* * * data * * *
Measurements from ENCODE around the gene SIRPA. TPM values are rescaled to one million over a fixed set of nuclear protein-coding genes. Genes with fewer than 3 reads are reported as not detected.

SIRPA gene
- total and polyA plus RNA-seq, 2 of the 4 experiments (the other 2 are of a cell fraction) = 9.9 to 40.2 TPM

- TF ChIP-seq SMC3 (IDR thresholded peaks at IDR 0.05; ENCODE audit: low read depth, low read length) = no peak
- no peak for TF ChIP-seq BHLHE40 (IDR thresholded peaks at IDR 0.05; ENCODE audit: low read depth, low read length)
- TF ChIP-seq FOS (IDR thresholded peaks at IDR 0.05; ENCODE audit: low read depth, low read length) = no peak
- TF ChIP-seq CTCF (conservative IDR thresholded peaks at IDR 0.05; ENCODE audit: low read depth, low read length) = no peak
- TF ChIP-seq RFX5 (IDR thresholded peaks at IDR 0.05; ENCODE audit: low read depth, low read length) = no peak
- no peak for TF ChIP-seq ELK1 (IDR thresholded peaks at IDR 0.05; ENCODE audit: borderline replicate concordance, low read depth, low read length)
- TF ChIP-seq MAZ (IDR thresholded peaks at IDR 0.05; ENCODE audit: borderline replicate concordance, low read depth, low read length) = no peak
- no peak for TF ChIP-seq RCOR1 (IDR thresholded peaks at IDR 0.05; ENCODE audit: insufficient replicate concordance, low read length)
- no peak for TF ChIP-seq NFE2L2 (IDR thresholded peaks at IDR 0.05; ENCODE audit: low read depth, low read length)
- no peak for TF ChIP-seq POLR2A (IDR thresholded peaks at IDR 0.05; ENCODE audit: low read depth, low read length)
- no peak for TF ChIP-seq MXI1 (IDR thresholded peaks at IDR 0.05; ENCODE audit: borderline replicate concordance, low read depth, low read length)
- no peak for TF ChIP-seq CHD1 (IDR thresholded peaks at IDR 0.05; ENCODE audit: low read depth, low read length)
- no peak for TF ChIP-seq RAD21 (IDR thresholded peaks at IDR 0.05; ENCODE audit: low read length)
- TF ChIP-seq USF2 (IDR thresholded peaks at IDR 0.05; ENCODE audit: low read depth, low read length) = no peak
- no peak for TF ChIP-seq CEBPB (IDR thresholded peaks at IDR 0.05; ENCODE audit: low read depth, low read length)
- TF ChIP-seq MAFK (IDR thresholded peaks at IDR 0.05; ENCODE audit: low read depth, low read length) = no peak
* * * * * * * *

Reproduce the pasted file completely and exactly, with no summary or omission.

Measurements from ENCODE around the gene SIRPA. TPM values are rescaled to one million over a fixed set of nuclear protein-coding genes. Genes with fewer than 3 reads are reported as not detected.

SIRPA gene
- total and polyA plus RNA-seq, 2 of the 4 experiments (the other 2 are of a cell fraction) = 9.9 to 40.2 TPM

- TF ChIP-seq SMC3 (IDR thresholded peaks at IDR 0.05; ENCODE audit: low read depth, low read length) = no peak
- no peak for TF ChIP-seq BHLHE40 (IDR thresholded peaks at IDR 0.05; ENCODE audit: low read depth, low read length)
- TF ChIP-seq FOS (IDR thresholded peaks at IDR 0.05; ENCODE audit: low read depth, low read length) = no peak
- TF ChIP-seq CTCF (conservative IDR thresholded peaks at IDR 0.05; ENCODE audit: low read depth, low read length) = no peak
- TF ChIP-seq RFX5 (IDR thresholded peaks at IDR 0.05; ENCODE audit: low read depth, low read length) = no peak
- no peak for TF ChIP-seq ELK1 (IDR thresholded peaks at IDR 0.05; ENCODE audit: borderline replicate concordance, low read depth, low read length)
- TF ChIP-seq MAZ (IDR thresholded peaks at IDR 0.05; ENCODE audit: borderline replicate concordance, low read depth, low read length) = no peak
- no peak for TF ChIP-seq RCOR1 (IDR thresholded peaks at IDR 0.05; ENCODE audit: insufficient replicate concordance, low read length)
- no peak for TF ChIP-seq NFE2L2 (IDR thresholded peaks at IDR 0.05; ENCODE audit: low read depth, low read length)
- no peak for TF ChIP-seq POLR2A (IDR thresholded peaks at IDR 0.05; ENCODE audit: low read depth, low read length)
- no peak for TF ChIP-seq MXI1 (IDR thresholded peaks at IDR 0.05; ENCODE audit: borderline replicate concordance, low read depth, low read length)
- no peak for TF ChIP-seq CHD1 (IDR thresholded peaks at IDR 0.05; ENCODE audit: low read depth, low read length)
- no peak for TF ChIP-seq RAD21 (IDR thresholded peaks at IDR 0.05; ENCODE audit: low read length)
- TF ChIP-seq USF2 (IDR thresholded peaks at IDR 0.05; ENCODE audit: low read depth, low read length) = no peak
- no peak for TF ChIP-seq CEBPB (IDR thresholded peaks at IDR 0.05; ENCODE audit: low read depth, low read length)
- TF ChIP-seq MAFK (IDR thresholded peaks at IDR 0.05; ENCODE audit: low read depth, low read length) = no peak